Stella informs us that “There are things about [her] sister [that she doesn’t] approve of – things that caused sorrow at home. She was always – flighty!” … “very young, she had an experience that – killed her illusions!” raising the idea that the deterioration of her mental health began at a young age and that she was always predisposed to this; the death of Allan (and other relatives) and Stanley’s assaultive actions merely triggered the onset of her condition, causing a drastic behavioral decline. It is arguable that Blanche’s imagination could be what led to her reality, although, I think often in Streetcar when we refer to Blanche’s imagination, we are doing so in a way that is synonymic for her illness as it can be difficult to differentiate between the two once the disorder has behaviorally consumed the individual. This is one of the problems with schizophrenia; it alters the individual’s perception causing the lines between reality and imagination to blur so to determine whether an individual truly perceives what we’d call an imaginative thought as their reality, is both difficult to decipher and impossible to measure. Considering that it is the occipital lobe that is responsible for our imagination and that many studies have found a correlation between there being evident changes in the volume of grey matter (and white matter) in the occipital lobe for individuals with schizophrenia[6]. For this reason, it seems clear that Blanche’s imagination, as a mentally ill character, could really be her reality so which of the two she’s suffering from is questionable. In further depth, her auditory hallucinations would have initiated within her temporal lobe, a lobe, too, associated with schizophrenia (as when the volume within the lobe decreases, schizophrenia becomes symptomatic). Therefore, seeing that this is mentally ill individual’s reality, it can be argued that it is their own reality that they are suffering from, not the alternative.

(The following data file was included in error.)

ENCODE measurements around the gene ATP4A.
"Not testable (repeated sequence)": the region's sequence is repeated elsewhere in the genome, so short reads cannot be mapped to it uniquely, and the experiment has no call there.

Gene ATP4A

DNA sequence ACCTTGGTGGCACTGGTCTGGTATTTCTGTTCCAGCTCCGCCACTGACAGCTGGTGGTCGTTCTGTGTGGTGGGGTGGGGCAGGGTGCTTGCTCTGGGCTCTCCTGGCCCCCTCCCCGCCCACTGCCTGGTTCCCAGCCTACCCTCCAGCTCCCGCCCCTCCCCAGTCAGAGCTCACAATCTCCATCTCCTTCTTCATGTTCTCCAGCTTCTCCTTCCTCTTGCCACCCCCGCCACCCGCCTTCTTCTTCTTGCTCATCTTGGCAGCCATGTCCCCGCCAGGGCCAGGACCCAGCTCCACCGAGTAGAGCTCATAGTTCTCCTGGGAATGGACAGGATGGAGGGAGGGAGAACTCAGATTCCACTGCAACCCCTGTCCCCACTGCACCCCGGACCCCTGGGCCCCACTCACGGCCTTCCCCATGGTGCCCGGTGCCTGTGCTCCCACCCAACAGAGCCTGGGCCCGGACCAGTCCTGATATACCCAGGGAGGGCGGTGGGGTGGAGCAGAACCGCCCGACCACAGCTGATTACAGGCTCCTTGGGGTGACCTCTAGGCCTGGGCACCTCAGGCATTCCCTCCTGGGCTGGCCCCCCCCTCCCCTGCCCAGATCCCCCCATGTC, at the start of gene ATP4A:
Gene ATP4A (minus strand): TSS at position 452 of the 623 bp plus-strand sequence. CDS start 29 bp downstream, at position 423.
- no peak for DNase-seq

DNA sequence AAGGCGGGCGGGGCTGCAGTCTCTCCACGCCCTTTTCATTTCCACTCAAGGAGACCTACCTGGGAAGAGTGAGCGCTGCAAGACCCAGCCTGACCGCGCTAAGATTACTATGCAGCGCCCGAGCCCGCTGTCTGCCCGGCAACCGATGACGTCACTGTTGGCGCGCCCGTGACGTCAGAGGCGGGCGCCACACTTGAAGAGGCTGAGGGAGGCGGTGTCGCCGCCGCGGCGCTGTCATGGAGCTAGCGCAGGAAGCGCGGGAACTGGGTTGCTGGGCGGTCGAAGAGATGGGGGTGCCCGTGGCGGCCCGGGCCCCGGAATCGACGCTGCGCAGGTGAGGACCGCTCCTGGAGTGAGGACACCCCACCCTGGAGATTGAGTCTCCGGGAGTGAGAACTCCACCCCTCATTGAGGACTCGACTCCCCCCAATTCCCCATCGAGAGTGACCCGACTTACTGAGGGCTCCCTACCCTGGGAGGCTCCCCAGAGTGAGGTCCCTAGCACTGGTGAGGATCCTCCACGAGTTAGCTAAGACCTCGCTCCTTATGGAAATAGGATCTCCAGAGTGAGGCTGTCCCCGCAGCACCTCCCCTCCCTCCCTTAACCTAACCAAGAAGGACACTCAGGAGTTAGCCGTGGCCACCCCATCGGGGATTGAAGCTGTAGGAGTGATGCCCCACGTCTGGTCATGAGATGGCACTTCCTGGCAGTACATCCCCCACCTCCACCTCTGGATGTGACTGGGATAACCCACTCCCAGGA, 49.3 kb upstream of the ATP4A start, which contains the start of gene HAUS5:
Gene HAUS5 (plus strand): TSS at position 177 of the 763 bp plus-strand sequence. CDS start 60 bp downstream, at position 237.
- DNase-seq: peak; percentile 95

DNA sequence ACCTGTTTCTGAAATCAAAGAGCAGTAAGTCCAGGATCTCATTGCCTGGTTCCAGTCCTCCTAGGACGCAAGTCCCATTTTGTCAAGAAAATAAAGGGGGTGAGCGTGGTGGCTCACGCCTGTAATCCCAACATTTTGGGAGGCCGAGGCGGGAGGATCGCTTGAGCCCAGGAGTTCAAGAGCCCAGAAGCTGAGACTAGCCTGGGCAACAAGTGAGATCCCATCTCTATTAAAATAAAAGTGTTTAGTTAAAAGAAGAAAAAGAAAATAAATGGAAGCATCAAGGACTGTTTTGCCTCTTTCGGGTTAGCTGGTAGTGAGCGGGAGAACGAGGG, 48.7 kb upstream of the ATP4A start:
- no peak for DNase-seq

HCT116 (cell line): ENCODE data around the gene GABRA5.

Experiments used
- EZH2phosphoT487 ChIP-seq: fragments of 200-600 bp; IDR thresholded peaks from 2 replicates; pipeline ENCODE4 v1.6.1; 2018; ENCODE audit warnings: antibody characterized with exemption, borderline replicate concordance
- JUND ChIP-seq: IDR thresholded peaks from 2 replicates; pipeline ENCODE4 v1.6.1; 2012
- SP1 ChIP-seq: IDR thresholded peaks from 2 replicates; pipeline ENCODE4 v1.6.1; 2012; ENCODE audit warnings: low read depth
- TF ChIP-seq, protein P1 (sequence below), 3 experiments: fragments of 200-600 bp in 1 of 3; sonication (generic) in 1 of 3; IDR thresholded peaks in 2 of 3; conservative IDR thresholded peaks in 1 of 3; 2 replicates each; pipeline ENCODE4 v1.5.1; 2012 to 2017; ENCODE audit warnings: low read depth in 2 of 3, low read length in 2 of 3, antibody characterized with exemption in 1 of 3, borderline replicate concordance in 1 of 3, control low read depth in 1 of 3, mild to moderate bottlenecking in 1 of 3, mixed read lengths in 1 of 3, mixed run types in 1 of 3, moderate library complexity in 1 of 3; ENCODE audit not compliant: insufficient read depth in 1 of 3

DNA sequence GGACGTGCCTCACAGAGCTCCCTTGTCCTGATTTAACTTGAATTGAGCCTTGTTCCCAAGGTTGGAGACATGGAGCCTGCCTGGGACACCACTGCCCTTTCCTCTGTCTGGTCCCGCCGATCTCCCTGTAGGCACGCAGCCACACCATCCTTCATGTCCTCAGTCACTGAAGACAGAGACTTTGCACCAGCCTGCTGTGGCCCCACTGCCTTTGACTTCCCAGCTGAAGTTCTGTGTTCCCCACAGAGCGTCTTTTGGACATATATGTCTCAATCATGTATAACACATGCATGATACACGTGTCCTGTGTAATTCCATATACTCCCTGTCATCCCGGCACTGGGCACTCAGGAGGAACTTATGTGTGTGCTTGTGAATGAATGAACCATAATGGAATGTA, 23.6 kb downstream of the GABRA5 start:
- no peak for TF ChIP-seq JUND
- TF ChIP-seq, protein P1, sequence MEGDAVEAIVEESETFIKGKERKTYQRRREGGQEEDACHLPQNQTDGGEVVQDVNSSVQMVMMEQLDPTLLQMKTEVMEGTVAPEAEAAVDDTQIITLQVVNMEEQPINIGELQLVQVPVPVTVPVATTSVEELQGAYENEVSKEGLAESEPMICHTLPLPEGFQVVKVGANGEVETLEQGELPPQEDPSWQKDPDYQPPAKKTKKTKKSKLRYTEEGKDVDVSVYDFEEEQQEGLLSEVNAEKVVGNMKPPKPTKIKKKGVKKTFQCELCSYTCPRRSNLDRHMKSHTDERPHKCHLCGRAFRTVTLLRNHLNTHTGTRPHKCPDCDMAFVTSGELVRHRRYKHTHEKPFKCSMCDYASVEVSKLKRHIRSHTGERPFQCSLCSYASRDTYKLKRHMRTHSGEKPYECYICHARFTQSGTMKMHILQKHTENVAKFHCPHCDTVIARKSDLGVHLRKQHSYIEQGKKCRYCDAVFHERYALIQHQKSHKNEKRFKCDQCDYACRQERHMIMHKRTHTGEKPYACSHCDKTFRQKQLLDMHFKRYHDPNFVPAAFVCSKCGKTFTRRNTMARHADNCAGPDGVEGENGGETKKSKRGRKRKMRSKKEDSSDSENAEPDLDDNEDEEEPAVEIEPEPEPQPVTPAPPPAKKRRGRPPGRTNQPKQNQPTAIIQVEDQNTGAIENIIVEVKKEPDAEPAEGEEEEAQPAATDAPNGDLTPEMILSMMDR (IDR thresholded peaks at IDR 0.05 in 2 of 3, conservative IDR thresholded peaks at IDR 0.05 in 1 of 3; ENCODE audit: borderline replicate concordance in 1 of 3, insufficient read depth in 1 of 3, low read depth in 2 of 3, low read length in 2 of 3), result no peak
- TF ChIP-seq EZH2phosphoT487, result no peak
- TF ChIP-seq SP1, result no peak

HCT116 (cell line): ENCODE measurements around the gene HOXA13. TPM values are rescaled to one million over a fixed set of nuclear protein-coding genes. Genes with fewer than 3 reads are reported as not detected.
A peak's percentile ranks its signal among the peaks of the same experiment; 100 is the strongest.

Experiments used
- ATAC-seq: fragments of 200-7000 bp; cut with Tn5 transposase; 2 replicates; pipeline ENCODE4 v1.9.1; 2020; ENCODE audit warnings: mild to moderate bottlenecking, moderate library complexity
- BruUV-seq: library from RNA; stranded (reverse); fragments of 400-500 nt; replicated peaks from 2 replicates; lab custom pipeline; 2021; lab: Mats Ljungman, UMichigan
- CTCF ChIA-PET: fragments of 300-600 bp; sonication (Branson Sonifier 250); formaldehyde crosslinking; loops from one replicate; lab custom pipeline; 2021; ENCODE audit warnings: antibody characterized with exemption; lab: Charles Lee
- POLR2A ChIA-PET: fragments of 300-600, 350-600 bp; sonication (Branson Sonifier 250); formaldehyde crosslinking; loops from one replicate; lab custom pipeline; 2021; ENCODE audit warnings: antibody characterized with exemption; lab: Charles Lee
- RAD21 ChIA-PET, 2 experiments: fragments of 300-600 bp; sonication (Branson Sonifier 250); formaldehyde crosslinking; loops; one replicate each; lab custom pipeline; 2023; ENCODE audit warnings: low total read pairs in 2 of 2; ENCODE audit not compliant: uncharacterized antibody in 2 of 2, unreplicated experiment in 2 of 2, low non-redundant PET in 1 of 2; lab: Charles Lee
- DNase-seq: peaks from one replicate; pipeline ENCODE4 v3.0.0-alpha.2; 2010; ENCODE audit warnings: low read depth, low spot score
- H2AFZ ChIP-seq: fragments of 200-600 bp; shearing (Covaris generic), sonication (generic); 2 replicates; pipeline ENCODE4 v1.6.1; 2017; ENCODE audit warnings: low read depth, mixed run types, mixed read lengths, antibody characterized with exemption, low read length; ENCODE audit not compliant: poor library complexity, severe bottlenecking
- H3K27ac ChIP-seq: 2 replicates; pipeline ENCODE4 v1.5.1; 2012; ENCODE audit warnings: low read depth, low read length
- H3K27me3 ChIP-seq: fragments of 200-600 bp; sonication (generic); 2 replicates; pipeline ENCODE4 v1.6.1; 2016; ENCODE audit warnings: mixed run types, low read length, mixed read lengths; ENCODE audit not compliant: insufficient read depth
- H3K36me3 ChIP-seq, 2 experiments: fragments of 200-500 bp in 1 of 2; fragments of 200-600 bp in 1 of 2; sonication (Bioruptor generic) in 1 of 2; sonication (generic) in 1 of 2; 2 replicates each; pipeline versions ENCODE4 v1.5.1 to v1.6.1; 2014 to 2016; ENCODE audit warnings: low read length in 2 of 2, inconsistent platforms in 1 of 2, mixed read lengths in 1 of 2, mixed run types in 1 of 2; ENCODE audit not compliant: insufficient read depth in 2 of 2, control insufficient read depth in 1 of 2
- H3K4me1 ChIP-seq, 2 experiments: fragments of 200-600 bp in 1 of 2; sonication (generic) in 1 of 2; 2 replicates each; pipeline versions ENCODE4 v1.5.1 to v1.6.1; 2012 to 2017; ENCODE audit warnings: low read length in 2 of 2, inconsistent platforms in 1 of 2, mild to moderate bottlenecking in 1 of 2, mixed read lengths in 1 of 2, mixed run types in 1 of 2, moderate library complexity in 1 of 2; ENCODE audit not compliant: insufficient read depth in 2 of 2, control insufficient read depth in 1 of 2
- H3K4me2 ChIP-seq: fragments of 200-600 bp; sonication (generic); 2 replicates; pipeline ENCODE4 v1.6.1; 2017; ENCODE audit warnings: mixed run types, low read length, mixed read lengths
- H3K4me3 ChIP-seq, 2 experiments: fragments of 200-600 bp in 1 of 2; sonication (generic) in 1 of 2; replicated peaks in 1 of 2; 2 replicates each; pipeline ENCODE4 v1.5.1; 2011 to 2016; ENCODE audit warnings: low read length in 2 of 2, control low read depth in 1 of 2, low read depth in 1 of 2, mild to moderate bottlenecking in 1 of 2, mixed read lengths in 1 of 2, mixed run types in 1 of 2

Similar principles apply to Plath and her posthumous writing. Critics, such as Alvarez[7], argue that Plath wrote with mostly death on her mind, however, I argue that her writing was an attempt to rid herself of her suffering, not her entire life. Although Plath did later commit suicide, I feel that her pessimistic outlook was merely characteristic of her disorder and not a forewarning that she was sending out. Plath’s depression has been identified through many critical and psychological interpretations of her work though it became an established fact when she was institutionalized for it in the 1950s.[8] In her last written poem ‘Edge’ for example, she describes two children (presumably hers) as “serpents” indicating that they have poisoned her, but she doesn’t specify what they have poisoned her with. It could perhaps be happiness as in various other poems, she feels joy around them and shows a great deal of worry and concern regarding their well being. In ‘The Night Dances’, for example, she writes of how Nicholas used to dance at night. Nicholas, her son, also suffered from depression and completed suicide in his late 40s. Plath almost foreshadows this in her poem through focusing, in the first stanza, on his irretrievable smile and, in the second stanza, how answers will become clear in the future. Here, Plath’s suffering may seem illogical, however, she judiciously fears what illness will do to him and rightfully so as it can be assumed that Otto passed down his defective genes to Plath and that she, too, has passed hers onto Nicholas. In her poem ‘Little Fugue’ she talks of how, “Dead men cry from it.” As dead men cannot actually cry, her suffering due to paranoia (aka her imagination) is emphasized here.